Richard Hamilton of HamiltonBIG, a creative retail and brand consultancy, considers the costs of building a store
This month we’re looking at the big question how much does putting your ideas into practice cost? Budget, budget, budget and then add 10% is a golden rule in building a store. To begin with, there must be a realistic budget, which has to reflect what you are trying to achieve not what you hope it will achieve. The contingency is critical for dealing with unforeseen issues that will inevitably crop up when the store is being constructed and should be outside of the overall budget and, ideally, left alone until it’s needed.
Every business addresses build budgets differently and some don’t factor in solicitor and site fees. But do be aware of these, along with other hidden costs such as landlord bonds that can sometimes be required while the store is being built. Other hidden costs, such as power upgrades and drainage improvements constantly crop up and, once the lease is signed, few landlords will offer any assistance.
The budget should be set before the store is designed or costed and it has to reflect what the business can afford and then be designed accordingly. To break the budget down simply is difficult, as all stores will require different amounts of work; some may require more shopfitting while others may need a greater allocation to furniture and equipment. If the store is not the first, then base the budget on past stores, but obviously, take into consideration individual store requirements.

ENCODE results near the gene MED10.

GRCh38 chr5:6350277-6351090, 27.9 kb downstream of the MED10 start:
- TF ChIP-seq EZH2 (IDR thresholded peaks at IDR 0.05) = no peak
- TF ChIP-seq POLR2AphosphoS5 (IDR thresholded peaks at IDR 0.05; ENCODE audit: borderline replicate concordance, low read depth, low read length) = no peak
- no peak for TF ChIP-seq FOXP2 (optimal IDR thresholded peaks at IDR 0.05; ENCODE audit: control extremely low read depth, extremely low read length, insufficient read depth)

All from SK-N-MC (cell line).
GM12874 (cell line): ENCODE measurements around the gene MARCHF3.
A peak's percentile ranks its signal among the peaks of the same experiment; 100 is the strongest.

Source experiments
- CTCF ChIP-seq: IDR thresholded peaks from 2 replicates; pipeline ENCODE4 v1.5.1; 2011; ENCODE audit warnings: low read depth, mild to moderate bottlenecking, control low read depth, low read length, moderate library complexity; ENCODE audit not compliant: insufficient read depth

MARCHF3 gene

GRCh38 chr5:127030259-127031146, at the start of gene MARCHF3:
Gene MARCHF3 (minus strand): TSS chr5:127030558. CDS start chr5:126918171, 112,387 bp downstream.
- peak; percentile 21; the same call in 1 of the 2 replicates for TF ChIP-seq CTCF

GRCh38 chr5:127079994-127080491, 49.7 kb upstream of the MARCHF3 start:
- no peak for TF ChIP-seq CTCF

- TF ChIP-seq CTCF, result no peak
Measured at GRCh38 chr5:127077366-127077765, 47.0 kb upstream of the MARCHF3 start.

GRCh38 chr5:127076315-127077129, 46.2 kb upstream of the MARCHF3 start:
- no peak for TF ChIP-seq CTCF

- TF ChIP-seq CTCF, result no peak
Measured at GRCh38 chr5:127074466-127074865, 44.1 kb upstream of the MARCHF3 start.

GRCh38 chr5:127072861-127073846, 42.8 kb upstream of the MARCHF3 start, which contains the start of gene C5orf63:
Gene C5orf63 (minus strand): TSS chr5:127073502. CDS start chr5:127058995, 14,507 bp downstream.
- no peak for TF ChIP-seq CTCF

There are several costs in the build of a store that are worth the spend and lighting is a top consideration. In general, the greater the investment, the better the long-term solution, especially if the investment is in energy-efficient equipment.
The greatest single effect on how far the budget will stretch will be the choice of shopfitter. Like all things, buy cheap, buy thrice. A good shopfitter may cost slightly more from the outset, but they should save you money with intelligent construction and a reduction in long-term maintenance issues. Recommen-dation is the best way to choose, but always check out the workmanship. A tender process is worth consideration, but this is ultimately what will make or break the budget.
l Next month: project management